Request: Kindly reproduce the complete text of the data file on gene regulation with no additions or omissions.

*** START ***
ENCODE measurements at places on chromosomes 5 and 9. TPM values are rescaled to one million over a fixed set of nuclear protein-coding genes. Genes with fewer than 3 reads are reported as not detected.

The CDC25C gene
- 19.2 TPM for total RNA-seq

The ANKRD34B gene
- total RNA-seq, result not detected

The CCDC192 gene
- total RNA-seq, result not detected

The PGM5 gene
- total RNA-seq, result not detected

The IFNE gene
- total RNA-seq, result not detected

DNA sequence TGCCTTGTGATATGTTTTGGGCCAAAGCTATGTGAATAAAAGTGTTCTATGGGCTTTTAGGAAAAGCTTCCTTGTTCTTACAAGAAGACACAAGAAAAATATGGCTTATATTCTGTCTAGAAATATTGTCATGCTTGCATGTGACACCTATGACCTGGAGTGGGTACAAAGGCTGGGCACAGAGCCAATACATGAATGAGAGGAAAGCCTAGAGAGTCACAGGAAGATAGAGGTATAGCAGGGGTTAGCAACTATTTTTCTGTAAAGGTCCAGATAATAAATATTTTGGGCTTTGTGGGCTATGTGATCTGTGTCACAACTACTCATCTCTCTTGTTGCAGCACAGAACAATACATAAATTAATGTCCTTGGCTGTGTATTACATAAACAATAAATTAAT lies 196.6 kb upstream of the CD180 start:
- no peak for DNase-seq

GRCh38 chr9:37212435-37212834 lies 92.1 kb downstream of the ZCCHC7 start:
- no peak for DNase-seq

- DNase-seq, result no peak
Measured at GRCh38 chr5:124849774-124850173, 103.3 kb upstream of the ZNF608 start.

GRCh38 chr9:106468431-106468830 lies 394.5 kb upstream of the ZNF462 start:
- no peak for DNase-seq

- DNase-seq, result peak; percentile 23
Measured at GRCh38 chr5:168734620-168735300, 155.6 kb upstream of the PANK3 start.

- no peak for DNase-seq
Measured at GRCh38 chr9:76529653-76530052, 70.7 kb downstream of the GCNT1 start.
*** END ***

ENCODE measurements at places on chromosomes 5 and 9. TPM values are rescaled to one million over a fixed set of nuclear protein-coding genes. Genes with fewer than 3 reads are reported as not detected.

The CDC25C gene
- 19.2 TPM for total RNA-seq

The ANKRD34B gene
- total RNA-seq, result not detected

The CCDC192 gene
- total RNA-seq, result not detected

The PGM5 gene
- total RNA-seq, result not detected

The IFNE gene
- total RNA-seq, result not detected

DNA sequence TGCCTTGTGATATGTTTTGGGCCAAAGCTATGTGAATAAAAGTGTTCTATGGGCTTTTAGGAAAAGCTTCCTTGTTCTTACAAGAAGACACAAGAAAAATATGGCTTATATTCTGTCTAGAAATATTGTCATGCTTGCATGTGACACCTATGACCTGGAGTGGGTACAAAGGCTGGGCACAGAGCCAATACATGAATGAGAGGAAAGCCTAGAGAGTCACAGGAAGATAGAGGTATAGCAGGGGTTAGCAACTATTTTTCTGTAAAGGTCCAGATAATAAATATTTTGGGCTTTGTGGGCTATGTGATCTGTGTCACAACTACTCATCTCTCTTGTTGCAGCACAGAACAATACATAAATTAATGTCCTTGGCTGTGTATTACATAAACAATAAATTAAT lies 196.6 kb upstream of the CD180 start:
- no peak for DNase-seq

GRCh38 chr9:37212435-37212834 lies 92.1 kb downstream of the ZCCHC7 start:
- no peak for DNase-seq

- DNase-seq, result no peak
Measured at GRCh38 chr5:124849774-124850173, 103.3 kb upstream of the ZNF608 start.

GRCh38 chr9:106468431-106468830 lies 394.5 kb upstream of the ZNF462 start:
- no peak for DNase-seq

- DNase-seq, result peak; percentile 23
Measured at GRCh38 chr5:168734620-168735300, 155.6 kb upstream of the PANK3 start.

- no peak for DNase-seq
Measured at GRCh38 chr9:76529653-76530052, 70.7 kb downstream of the GCNT1 start.